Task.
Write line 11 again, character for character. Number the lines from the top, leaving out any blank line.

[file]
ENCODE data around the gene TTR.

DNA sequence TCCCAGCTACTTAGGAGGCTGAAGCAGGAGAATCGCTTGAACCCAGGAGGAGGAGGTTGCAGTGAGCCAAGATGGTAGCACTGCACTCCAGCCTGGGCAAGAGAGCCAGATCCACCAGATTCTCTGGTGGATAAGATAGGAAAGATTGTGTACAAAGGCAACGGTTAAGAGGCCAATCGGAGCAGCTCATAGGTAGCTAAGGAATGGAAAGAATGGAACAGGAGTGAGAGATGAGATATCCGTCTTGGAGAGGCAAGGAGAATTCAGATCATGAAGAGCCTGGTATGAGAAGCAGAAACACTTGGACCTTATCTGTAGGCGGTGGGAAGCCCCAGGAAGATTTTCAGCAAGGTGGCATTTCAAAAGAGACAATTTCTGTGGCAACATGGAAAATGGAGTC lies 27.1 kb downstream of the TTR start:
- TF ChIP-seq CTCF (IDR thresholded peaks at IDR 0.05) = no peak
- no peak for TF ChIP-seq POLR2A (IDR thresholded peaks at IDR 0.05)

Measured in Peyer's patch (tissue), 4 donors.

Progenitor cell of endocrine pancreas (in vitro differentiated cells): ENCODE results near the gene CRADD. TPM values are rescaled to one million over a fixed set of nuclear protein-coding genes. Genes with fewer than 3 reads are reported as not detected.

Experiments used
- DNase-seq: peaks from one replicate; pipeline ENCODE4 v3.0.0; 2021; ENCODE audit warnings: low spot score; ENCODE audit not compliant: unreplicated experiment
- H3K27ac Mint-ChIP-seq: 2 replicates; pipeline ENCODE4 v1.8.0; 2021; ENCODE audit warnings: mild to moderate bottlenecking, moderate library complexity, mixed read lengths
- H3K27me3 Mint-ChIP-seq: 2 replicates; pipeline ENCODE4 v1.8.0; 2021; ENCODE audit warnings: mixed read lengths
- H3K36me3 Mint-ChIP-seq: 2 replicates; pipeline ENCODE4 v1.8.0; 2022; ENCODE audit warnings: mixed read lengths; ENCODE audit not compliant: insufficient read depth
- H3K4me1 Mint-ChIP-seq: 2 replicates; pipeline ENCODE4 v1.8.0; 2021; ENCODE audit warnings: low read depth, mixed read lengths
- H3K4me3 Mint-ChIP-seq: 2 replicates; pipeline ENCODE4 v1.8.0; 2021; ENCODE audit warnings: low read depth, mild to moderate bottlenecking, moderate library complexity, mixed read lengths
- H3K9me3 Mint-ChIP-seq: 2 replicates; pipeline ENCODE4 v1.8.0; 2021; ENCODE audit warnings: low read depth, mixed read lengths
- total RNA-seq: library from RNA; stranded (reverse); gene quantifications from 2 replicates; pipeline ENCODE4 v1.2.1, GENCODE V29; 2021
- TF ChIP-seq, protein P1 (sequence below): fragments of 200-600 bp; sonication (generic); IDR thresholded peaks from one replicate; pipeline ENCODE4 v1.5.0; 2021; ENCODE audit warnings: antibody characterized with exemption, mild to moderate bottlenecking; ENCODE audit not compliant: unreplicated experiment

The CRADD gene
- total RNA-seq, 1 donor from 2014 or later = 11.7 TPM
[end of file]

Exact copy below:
- H3K36me3 Mint-ChIP-seq: 2 replicates; pipeline ENCODE4 v1.8.0; 2022; ENCODE audit warnings: mixed read lengths; ENCODE audit not compliant: insufficient read depth